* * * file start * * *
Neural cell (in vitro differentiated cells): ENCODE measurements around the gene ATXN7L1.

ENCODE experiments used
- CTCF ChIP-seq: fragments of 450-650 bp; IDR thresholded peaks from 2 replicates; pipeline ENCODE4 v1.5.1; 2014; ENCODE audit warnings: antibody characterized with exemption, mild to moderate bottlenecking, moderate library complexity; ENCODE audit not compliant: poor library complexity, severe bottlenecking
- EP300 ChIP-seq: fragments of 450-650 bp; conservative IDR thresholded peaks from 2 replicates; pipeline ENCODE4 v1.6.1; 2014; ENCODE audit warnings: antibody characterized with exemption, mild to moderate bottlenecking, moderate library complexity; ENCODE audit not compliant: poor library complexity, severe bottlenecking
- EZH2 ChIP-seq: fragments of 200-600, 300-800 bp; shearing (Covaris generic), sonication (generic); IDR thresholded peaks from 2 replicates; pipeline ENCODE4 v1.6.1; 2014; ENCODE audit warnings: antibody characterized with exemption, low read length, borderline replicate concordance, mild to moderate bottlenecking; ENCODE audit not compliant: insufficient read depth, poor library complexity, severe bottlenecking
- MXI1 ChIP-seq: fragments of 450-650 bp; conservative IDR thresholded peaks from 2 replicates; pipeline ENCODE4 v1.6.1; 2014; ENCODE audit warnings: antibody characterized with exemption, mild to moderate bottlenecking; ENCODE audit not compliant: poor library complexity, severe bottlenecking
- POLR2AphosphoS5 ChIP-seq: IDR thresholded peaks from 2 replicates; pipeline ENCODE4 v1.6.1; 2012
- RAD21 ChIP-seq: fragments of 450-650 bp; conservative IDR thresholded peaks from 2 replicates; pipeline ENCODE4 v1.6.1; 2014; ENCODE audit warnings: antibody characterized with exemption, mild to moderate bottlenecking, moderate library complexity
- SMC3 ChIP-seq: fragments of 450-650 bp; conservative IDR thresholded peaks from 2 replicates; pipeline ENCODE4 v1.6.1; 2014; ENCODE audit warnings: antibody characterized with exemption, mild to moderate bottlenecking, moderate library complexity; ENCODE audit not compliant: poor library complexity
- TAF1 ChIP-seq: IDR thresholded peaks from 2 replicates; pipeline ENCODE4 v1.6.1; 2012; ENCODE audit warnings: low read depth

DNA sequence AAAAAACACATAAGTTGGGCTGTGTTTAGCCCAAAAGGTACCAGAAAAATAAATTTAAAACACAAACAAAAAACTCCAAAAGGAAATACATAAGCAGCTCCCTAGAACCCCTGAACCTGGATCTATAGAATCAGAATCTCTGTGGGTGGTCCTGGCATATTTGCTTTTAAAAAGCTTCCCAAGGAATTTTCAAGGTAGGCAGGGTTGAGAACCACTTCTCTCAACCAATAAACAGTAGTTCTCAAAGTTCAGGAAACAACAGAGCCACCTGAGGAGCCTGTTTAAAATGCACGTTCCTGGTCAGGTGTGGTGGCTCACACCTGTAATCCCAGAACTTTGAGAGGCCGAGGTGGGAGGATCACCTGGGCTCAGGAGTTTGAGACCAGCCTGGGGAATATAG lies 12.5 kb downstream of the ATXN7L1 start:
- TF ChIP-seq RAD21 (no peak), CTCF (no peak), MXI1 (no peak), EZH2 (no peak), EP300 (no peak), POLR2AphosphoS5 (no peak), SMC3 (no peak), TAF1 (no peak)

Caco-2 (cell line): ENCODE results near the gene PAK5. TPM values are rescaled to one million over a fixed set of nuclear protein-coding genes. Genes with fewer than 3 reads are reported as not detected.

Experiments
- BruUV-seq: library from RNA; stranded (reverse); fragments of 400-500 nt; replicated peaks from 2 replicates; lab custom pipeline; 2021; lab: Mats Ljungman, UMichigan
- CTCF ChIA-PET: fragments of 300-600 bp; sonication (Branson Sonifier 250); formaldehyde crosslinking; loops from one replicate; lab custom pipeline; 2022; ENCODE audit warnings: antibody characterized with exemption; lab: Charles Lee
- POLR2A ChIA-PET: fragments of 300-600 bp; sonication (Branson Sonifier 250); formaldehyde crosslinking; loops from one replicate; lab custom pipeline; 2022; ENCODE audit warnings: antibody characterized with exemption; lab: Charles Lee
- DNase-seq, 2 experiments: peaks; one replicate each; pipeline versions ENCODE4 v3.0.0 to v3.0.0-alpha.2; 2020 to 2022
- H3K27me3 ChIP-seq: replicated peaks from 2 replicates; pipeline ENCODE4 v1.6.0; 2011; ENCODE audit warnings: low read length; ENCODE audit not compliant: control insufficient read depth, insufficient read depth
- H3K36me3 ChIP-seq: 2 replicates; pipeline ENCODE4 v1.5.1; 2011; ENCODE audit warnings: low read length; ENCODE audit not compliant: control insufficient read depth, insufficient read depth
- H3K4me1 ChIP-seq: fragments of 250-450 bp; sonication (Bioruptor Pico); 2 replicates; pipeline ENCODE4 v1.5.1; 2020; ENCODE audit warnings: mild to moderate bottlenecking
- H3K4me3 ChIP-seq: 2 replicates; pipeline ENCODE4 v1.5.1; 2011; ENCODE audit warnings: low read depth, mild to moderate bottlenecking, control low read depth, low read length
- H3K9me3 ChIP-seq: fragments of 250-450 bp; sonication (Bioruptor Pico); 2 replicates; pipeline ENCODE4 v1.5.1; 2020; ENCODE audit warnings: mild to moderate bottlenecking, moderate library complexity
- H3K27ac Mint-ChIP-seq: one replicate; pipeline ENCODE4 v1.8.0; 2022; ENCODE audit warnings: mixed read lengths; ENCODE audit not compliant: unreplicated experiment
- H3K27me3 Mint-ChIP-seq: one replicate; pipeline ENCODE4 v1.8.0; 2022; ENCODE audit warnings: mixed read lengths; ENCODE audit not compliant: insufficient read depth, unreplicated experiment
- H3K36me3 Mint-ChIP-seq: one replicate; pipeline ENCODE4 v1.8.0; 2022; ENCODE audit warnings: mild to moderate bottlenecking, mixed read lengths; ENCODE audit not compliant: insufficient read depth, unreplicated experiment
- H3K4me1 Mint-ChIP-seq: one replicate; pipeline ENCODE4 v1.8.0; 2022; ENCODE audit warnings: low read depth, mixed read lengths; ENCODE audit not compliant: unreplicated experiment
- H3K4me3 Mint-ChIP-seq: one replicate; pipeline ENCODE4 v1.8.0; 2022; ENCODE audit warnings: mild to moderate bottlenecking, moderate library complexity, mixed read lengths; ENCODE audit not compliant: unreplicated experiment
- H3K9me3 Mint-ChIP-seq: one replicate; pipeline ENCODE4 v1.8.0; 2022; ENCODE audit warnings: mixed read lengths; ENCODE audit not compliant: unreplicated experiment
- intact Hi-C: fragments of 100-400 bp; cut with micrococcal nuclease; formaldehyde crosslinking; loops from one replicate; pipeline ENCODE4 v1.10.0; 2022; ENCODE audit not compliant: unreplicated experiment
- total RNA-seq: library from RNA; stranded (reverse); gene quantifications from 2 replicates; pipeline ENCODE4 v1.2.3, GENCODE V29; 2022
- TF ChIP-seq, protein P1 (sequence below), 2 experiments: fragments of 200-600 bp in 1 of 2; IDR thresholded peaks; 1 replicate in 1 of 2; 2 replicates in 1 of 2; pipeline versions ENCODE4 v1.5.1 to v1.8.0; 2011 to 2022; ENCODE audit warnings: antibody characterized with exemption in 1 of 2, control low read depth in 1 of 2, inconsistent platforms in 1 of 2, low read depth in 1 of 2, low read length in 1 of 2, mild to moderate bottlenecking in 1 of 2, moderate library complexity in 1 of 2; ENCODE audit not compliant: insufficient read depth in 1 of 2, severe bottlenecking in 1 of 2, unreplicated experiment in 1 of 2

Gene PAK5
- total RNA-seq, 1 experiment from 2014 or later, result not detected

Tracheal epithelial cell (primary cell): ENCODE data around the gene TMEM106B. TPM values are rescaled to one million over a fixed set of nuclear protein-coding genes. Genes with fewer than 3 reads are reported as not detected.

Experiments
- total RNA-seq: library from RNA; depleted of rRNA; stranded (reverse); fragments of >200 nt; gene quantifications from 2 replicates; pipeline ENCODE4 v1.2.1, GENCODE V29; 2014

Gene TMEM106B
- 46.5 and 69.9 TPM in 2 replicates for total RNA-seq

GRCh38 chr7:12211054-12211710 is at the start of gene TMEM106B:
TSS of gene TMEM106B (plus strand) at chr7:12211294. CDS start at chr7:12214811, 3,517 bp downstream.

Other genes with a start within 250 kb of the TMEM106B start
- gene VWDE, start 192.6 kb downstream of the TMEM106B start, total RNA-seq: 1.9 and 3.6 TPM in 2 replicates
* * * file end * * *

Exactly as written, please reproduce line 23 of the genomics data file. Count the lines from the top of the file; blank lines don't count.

- H3K9me3 ChIP-seq: fragments of 250-450 bp; sonication (Bioruptor Pico); 2 replicates; pipeline ENCODE4 v1.5.1; 2020; ENCODE audit warnings: mild to moderate bottlenecking, moderate library complexity